LANSING — Honigman recently obtained a significant taxpayer victory in the property tax classification saga that has involved many Michigan taxpayers. Those who have followed Michigan’s property tax classification controversy are aware that in recent years the State had initiated an effort to change the classification of thousands of parcels. At one time, the Michigan Tax Tribunal had over 10,000 such cases pending.
One of the most important legal issues that arose as these cases were litigated was whether taxpayers could appeal State Tax Commission (STC) classification decisions. With respect to classification appeals that taxpayers filed at the STC, Michigan’s General Property Tax Act provided that the STC was to “arbitrate” taxpayer petitions and that “(a)n appeal (could) not be taken from the decision of the STC regarding classification complaint petitions and the STC’s determination is final and binding for the year of the petition.” MCL 211.34(6).
Notwithstanding this clear statutory prohibition of an appeal, Honigman appealed many STC decisions to the Michigan Circuit Courts. Even though every Circuit Court which ruled on the matter asserted jurisdiction, the Michigan Court of Appeals held that the Circuit Courts did not have jurisdiction.
The Michigan Supreme Court recently unanimously reversed the Michigan Court of Appeals and held that the Circuit Courts do have jurisdiction in these cases. The Supreme Court agreed with Honigman and held that the Michigan Constitution guaranteed a right of appeal and that the statute prohibiting the appeal was unconstitutional.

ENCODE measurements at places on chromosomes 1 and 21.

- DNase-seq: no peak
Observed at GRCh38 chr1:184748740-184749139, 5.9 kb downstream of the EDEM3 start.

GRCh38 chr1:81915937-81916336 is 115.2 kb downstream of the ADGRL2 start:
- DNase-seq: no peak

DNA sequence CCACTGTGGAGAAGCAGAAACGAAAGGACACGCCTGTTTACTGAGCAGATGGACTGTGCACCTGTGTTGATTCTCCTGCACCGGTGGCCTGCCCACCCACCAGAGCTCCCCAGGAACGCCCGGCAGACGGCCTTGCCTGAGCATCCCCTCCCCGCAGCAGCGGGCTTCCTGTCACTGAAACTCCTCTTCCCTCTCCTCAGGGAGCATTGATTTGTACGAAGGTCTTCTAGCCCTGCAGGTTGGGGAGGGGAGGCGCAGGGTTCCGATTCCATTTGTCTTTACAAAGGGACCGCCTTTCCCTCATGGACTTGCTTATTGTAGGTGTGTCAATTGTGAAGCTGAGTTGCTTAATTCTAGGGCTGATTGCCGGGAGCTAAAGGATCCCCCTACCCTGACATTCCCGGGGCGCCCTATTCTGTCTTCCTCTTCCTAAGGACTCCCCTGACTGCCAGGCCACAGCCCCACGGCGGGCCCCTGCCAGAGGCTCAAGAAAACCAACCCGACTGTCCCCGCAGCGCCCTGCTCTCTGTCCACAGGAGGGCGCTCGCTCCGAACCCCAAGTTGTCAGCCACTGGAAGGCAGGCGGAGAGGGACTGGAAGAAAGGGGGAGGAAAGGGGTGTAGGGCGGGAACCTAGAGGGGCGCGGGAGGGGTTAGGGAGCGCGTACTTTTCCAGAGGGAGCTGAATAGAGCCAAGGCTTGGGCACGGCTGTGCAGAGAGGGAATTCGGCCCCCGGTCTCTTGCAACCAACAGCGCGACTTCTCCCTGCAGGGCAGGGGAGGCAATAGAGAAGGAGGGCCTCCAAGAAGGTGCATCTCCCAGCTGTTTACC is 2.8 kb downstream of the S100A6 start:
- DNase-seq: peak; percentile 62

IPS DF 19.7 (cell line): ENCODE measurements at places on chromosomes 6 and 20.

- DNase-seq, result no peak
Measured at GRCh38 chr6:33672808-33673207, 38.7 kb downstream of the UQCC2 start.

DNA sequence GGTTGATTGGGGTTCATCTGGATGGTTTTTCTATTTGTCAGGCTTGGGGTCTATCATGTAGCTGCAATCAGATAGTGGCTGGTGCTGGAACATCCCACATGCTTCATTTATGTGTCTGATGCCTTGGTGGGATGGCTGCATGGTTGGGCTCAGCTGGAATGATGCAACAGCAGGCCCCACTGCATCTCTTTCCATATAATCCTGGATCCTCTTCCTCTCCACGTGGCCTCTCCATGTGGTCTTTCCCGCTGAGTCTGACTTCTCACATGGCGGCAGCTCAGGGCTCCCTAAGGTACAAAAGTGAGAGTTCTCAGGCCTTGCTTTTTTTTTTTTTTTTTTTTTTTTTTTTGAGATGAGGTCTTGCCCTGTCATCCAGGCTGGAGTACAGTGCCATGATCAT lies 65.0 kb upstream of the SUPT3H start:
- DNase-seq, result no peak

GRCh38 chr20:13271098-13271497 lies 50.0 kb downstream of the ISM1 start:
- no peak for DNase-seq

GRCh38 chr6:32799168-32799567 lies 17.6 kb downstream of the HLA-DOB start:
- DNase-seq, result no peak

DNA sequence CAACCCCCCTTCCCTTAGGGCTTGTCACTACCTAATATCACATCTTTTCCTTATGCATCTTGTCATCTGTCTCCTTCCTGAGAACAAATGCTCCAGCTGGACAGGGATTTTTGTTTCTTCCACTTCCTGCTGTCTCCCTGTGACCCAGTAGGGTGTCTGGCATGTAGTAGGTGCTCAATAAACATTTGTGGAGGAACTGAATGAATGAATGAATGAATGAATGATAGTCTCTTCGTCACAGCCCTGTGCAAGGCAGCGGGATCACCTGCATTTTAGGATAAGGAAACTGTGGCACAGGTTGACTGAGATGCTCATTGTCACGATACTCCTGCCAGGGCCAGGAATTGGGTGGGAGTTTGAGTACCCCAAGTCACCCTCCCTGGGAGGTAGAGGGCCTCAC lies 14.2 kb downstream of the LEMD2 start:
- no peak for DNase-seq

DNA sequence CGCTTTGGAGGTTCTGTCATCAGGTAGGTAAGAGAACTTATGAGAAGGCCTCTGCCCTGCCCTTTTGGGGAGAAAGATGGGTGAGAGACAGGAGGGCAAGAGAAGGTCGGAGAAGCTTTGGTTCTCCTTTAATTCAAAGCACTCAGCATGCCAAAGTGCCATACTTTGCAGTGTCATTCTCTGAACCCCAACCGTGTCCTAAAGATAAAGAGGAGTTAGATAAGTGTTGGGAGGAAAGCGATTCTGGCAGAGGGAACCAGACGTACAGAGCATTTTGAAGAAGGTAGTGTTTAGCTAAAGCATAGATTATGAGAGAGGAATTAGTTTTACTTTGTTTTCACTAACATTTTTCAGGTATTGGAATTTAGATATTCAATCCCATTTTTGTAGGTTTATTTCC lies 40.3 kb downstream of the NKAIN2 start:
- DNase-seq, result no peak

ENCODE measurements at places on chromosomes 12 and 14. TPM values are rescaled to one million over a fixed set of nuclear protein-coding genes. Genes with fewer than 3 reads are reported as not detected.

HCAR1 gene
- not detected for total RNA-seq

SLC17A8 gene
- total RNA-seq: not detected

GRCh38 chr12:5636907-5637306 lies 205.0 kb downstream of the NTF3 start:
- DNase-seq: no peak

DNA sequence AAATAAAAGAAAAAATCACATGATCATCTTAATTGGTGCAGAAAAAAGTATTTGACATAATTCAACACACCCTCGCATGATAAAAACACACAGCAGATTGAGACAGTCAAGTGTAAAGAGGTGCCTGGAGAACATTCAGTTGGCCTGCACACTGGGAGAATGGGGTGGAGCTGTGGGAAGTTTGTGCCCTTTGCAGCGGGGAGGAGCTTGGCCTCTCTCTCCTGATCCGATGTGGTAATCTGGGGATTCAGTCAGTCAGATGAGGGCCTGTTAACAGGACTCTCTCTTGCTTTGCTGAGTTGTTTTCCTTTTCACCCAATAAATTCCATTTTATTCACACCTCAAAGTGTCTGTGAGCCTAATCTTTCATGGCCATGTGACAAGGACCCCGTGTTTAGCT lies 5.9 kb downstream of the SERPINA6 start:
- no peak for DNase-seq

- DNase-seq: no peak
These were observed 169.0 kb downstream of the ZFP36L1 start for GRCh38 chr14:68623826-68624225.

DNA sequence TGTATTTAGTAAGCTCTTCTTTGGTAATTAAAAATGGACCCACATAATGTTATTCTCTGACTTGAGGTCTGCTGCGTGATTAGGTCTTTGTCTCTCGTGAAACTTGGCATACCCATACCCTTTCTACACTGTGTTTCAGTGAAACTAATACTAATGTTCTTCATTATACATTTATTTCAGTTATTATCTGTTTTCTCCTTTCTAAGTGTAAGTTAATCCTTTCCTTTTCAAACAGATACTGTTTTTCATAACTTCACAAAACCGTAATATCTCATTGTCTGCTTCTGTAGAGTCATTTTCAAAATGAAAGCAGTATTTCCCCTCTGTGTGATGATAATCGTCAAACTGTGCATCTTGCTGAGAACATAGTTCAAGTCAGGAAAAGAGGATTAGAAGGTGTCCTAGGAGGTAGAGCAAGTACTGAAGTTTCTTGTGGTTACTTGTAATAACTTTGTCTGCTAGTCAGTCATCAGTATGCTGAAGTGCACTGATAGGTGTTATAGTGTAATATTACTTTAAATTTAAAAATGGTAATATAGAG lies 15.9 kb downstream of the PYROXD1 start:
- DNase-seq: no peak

Honigman recently obtained another significant taxpayer victory. This case involved the question of when the taxable value of transferred property may be uncapped. In Michigan Properties LLC v Meridian Township (COA Docket Nos. 289174-289176), the Michigan Court of Appeals unanimously held that in situations where a property transfer affidavit is timely filed by the buyer, the local assessing unit may only uncap the taxable value in the year after the transfer. If the local unit fails to do so, then the taxable value will remain capped until the next transfer of ownership.
Property owners should be aware that if a buyer fails to timely file a property transfer affidavit, the local assessing unit has the authority to retroactively uncap the taxable value of the transferred property regardless of when the transfer is discovered.
Even if the property has been subsequently sold to a bona fide purchaser, the local unit may sue the seller (previous buyer) for the taxes, interest and penalties it would have collected if the property’s taxable value had been uncapped in the year after the initial transfer.